“And, don’t forget a bag of oranges.” My wife’s voice followed me out to my truck. I zipped up my jacket and simultaneously waved.
“Got it,” I yelled, as I plopped on the seat.
The radio came on with the turn of the key. I slapped the big orange button and the music stopped. “Hmmm, I don’t remember it being that loud when I got home yesterday.”
My dog jumped in the cab across my lap and I closed the door. “Alright Kate, we’re on our way.” The orange rabies tag jingled against a bell on her collar.
Ten minutes later we were parked in front of a gas station/grocery combination store. My friend Walt owned and ran the store. His big orange and blue sign advertised “Walt’s Place” was hung over the building. He had purchased the run down gas station for a song, fixed it up and expanded it, and now it served a country community with everything from fuel to grilled hamburgers. A stop at Walt’s meant a person did not have to drive into town. I parked my truck in front of an Orange Crush sign and rolled down the window an inch.
Kate curled up on the truck seat and immediately fell asleep. I, carrying my coffee mug, strolled into the café.
“Hey guys.” I greeted the gathering.
Mumbled greetings and raised hands signaled the welcome of a number of men.
I nodded to the fry cook. “Shirley, get me a country ham biscuit today, and put an egg and some cheese on it.”
Shirley, winked at me. “Yer wife called, said you could have a piece of dry wheat toast and a little orange marmalde.”
“My doctor’s not here, what he doesn’t know won’t hurt me.”
Walt patted me on the shoulder. “Nope, but it will hurt me. You drop dead and I lose a customer.”
“Well, I can see that Beth has been here. A man can’t even get a decent breakfast without his so called friends bowing to his wife.” I was teasing, but there was a lot of truth in my words. I was lucky, six months ago, when my heart decided to stop, I had been downing carbs and fat like a garbage disposal. The vessels around my heart were filling with cement and I was writing my own death warrant. I was lucky in that I was at church when my cardio infraction hit, and two doctors, four nurses, and an EMT were in the congregation.
I poured myself a cup of decaf coffee out of the orange handled pot and took the piece of toast from Shirley.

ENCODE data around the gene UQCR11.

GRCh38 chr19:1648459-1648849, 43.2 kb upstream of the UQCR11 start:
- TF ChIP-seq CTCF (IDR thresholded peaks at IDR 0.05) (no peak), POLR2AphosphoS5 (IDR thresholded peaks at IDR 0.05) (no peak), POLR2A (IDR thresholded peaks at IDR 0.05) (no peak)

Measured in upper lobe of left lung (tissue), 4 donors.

Walt sat at the table with me. “So, how does it feel to get out of the house?”
I laughed. “Oh, I get out of the house. I go to the cardio rehab lab twice a week.”
“I mean get out and around like you used to?”
“Doing better, but it will never be quite the same. You know Walt, a person just doesn’t appreciate everything the Lord has given them until they go through something like this.”
Walt stood to go to the cash register. “Yeah, I suppose so, glad you are still here.” He left my table and sipped my coffee.
One of the men at the other table leaned toward me, his orange key rang banged the metal chair. “When you comin’ back to the gun club?”
“Don’t know Jake, I gotta a lot of sin and aggravation to heal from before I can consider walking in the woods for a day.”
The man tilted back. “Know what ya mean. Take care of yourself.” His orange key chain caught in the fold of the chair, he wrestled to get it loose.
I finished my coffee and paid Walt as I left the store. It was a beautiful morning, a light orange haze hung over the creek. I took a deep breath, the air was musty but as in the last 180 days it was the best I had smelled in a lifetime.
Kate stood up when I opened the truck door. “Well, girl, I guess we better head home.”
I mashed the orange button and the local K-love station came on; then, headed the truck down the country road.
Kate jumped out over my lap when I parked. “Hey, girl, you’re in a hurry.”
My wife stood at the top of the stairs with her hands on her hips. “Bring the oranges?”
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